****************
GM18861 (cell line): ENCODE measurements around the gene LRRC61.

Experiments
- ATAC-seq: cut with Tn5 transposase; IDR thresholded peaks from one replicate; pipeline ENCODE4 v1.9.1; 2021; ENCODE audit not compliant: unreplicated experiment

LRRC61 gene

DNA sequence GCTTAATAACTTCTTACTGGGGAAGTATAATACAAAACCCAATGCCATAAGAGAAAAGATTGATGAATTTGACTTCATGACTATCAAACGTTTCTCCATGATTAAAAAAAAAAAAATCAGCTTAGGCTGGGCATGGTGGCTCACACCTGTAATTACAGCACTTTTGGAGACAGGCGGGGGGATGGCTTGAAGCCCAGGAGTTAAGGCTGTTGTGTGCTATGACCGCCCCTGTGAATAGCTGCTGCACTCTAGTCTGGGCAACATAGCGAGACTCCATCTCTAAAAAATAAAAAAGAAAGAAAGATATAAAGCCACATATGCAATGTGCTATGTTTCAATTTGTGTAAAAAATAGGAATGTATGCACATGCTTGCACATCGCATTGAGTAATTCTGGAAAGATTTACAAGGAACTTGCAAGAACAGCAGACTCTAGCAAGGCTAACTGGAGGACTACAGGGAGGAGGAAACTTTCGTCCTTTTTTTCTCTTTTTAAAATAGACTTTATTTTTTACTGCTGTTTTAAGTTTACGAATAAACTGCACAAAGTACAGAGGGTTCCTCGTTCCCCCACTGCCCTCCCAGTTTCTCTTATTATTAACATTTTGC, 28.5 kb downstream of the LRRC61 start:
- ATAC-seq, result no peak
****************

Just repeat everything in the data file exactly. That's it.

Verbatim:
GM18861 (cell line): ENCODE measurements around the gene LRRC61.

Experiments
- ATAC-seq: cut with Tn5 transposase; IDR thresholded peaks from one replicate; pipeline ENCODE4 v1.9.1; 2021; ENCODE audit not compliant: unreplicated experiment

LRRC61 gene

DNA sequence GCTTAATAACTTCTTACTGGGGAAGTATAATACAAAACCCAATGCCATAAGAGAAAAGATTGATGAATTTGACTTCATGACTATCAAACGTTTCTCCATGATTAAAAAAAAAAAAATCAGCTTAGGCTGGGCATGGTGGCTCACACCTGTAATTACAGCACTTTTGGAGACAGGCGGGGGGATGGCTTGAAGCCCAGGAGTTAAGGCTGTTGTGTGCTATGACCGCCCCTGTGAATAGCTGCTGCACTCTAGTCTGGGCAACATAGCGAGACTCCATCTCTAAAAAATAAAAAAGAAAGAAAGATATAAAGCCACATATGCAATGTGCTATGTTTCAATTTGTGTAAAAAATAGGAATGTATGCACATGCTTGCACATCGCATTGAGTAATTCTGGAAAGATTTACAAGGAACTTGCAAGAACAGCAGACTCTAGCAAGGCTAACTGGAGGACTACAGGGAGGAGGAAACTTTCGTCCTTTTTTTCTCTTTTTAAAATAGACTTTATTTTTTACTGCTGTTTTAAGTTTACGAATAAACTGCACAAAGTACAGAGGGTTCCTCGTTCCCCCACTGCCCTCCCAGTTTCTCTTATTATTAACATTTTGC, 28.5 kb downstream of the LRRC61 start:
- ATAC-seq, result no peak